SUMMARY OF THE INVENTION

This invention contemplates to provide a packaging bag fabricated by the use of reinforced sheet in which non-woven cross-linked plastic sheet are inserted between cellulosic papers during paper making on a combination paper machine.

The non-woven cross linked plastic sheet consists of flat yarns split from oriented plastic film or oriented plastic monofilament of 100-1,500 denier laterally and longitudinally aligned at an interval of 1 mm-30 mm and thermally welded or adhered at the respective intersections with an adhesive. The yarn or monofilament is made of material having high orientation strength such as polypropylene, polyethylene, polyvinyl alcohol, polyamide, polyvinylidene chloride, etc. The combination paper means in the specification a sheet fabricated by the steps of aligning a plurality of vats longitudinally along a paper making line and superimposing the webs made from the respective vats. The combination paper stuff generally employs kraft pulp, but may adopt bagasse, burlap, etc. as non-wood fibrous pulp instead of draft pulp or regenerated stuff such as outside sheets, waste paper, etc. to utilize effectively substitute resources.

Since the bag fabricated according to this invention employs the non-woven plastic sheet of perpendicularly crossed weft and warp yarns interposed integrally with and buried between cellulosic papers during paper making on a combination paper machine, the non-woven plastic sheet cannot be separated, and its wove gaps do not obstruct the air permeability of the combination paper layer. As the non-woven plastic sheet is not exposed outside the bag, there is no apprehension of generating static electricity adapted for smooth bag making work and powder filling work.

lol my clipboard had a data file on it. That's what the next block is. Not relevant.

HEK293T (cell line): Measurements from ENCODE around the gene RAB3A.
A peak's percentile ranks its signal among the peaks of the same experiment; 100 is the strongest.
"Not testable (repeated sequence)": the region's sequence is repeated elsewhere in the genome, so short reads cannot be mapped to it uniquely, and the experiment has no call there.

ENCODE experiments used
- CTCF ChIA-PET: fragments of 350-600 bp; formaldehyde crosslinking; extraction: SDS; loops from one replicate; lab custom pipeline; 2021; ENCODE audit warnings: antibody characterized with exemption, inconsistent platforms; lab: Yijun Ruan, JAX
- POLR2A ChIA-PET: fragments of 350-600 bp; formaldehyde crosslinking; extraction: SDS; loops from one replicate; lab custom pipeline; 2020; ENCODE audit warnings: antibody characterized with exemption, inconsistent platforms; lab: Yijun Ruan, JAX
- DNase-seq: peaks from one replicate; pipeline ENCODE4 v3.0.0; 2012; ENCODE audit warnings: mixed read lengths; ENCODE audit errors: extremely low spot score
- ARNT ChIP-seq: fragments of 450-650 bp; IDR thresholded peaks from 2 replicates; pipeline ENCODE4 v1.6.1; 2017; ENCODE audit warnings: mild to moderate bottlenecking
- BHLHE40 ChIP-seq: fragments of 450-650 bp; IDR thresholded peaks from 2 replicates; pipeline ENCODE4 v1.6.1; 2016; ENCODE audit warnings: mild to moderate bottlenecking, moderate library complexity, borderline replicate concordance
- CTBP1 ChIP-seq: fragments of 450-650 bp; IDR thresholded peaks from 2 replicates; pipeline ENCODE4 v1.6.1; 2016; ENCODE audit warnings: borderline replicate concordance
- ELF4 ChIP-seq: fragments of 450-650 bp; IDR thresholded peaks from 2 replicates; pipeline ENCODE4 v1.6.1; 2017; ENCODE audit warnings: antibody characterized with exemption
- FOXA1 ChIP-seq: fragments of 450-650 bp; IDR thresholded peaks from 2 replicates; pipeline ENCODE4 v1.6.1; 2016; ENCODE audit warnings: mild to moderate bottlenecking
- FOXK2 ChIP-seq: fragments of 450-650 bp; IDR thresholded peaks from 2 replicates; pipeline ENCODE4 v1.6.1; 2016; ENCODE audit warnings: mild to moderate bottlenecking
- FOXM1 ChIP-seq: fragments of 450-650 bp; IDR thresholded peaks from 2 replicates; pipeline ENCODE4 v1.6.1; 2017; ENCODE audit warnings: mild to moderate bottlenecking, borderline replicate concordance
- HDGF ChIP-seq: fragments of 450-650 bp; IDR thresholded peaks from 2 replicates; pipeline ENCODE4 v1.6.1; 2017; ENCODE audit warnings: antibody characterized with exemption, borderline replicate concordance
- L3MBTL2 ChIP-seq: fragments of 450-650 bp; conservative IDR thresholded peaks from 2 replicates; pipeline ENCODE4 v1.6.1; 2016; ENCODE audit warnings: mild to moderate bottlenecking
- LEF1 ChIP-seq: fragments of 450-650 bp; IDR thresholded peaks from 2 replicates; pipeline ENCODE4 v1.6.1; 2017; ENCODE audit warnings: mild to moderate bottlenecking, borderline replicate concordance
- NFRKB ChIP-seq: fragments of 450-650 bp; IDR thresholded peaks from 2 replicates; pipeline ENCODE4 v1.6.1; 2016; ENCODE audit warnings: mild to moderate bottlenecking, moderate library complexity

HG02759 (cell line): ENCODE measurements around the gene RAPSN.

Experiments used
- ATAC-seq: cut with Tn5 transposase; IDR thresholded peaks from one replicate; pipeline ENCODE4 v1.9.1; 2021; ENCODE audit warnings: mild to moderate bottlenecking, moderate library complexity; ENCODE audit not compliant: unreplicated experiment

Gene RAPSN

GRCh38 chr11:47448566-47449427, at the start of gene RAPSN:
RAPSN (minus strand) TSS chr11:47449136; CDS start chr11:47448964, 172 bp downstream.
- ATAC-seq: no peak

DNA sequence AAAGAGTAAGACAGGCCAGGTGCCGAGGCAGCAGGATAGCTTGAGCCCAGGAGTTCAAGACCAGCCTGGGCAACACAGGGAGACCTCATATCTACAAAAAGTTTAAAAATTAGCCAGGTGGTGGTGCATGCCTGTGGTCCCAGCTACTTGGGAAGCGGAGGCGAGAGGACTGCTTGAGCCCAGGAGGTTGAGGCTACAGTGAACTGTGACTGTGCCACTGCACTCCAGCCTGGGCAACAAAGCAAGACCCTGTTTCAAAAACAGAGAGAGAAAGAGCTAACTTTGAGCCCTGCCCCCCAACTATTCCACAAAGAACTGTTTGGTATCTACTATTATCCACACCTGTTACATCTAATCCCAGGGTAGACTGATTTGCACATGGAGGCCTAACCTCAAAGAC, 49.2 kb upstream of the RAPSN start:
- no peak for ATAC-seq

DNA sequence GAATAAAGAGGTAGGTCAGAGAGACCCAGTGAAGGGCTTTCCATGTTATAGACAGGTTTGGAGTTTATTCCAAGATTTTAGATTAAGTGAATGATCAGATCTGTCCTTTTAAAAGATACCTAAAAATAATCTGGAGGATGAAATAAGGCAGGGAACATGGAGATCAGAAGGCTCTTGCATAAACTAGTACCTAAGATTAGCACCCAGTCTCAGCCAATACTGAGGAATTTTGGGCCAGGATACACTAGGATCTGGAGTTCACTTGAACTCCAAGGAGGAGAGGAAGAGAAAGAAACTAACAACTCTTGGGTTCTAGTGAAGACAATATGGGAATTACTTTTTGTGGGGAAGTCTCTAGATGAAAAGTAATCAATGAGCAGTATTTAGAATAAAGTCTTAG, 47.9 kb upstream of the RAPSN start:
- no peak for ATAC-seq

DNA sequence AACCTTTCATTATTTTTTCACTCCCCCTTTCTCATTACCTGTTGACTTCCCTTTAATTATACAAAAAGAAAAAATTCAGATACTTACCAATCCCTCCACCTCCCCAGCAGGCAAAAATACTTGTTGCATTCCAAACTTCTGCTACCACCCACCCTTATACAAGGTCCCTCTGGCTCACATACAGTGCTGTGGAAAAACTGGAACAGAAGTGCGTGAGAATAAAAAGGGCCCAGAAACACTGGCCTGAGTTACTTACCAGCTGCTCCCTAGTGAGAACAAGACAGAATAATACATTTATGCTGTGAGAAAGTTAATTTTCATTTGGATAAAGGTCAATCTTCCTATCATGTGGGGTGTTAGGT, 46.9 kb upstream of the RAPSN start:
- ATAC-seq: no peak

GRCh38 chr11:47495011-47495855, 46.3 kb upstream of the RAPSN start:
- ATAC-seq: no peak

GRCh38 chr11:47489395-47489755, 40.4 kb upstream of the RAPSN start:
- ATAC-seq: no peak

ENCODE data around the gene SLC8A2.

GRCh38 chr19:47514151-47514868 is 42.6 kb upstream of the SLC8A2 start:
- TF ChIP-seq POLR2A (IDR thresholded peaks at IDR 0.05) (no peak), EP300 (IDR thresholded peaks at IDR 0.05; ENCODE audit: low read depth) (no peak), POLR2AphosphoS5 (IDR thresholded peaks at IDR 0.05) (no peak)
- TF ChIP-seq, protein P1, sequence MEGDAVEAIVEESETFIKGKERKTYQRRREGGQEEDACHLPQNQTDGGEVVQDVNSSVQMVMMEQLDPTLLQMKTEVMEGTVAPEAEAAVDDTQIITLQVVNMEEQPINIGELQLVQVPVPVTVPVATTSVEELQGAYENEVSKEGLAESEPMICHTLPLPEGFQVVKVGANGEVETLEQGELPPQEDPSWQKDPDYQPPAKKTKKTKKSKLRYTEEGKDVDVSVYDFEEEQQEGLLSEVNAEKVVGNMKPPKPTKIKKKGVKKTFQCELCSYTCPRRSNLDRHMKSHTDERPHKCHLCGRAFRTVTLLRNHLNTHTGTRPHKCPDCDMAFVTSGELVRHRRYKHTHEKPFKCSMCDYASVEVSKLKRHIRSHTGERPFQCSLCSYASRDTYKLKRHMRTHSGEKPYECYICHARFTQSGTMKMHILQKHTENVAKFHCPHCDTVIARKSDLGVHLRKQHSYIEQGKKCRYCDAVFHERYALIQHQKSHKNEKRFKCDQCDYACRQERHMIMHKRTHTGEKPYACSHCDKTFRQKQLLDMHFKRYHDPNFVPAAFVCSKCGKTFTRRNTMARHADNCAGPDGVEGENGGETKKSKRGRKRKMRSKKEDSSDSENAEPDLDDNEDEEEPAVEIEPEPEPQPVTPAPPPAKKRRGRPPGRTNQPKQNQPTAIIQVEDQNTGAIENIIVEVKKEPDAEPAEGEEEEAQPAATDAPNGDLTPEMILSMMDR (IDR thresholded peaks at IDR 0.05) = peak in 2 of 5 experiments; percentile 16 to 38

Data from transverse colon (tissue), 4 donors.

Inasmuch as a lattice-like rugged surface is formed at least on the whole surface of the body of the packaging bag according to this invention as buried with the non-woven plastic sheet inserted between the cellulose papers, the whole surface of the body of the bag becomes rough to thereby prevent both the collapse of the stacked bags, and the sliding of the bag from the holding arm ensuring the exact transportation of the bags.

Further, since the body of the bag according to this invention has no apprehension that a small scratch is gradually increased to cause its rupture when stress concentration is applied to the scratch by the weight of the content, such as occurs in the synthetic resin bag provided with air permeability by forcibly perforating pore group on the surface, but has air permeability with superior mechanical strength and is fabricated in the step of combination the reinforced sheet with the non-woven plastic sheet inserted between the cellulose papers to produce the sheet forming the body of the bag, it can simplify the manufacturing steps.

It will be appreciated that the bag of this invention may also be made by the use of a reinforced sheet in which the above non-woven plastic sheets are inserted between the cellulose papers as a single ply or as double plies using the same.

When this bag employs double plies, the inner ply is made by said reinforced sheet, and the outer ply is made of the reinforced sheet fabricated in the following manner. That is, the preferable outer ply includes a sheet made by laminating the non-woven plastic sheet on the kraft paper by means of polyethylene extrusion laminating process.

It will also be appreciated that the outer ply may be made by the sheet in which plastic film is laminated on one or both-side surfaces of kraft paper.

It is noted that in all cases a plastic layer is formed on the inner surface of the outer ply facing with the inner ply of the bag to thereby impart wetprootness to the bag.

It is, therefore, the principal object of this invention to provide a packaging bag which incorporates sufficient mechanical strength and air permeability.

Another object of this invention is to provide a packaging bag which can be stacked in numerous number and accommodates rough surface convenient for carrying it in the holding arm.

A further object of this invention is to provide a packaging bag which incorporates large evacuating capacity when filling powder such as cement or the like in the bag, complete moistureproof from the exterior, and sufficient strength against high pressure filling work.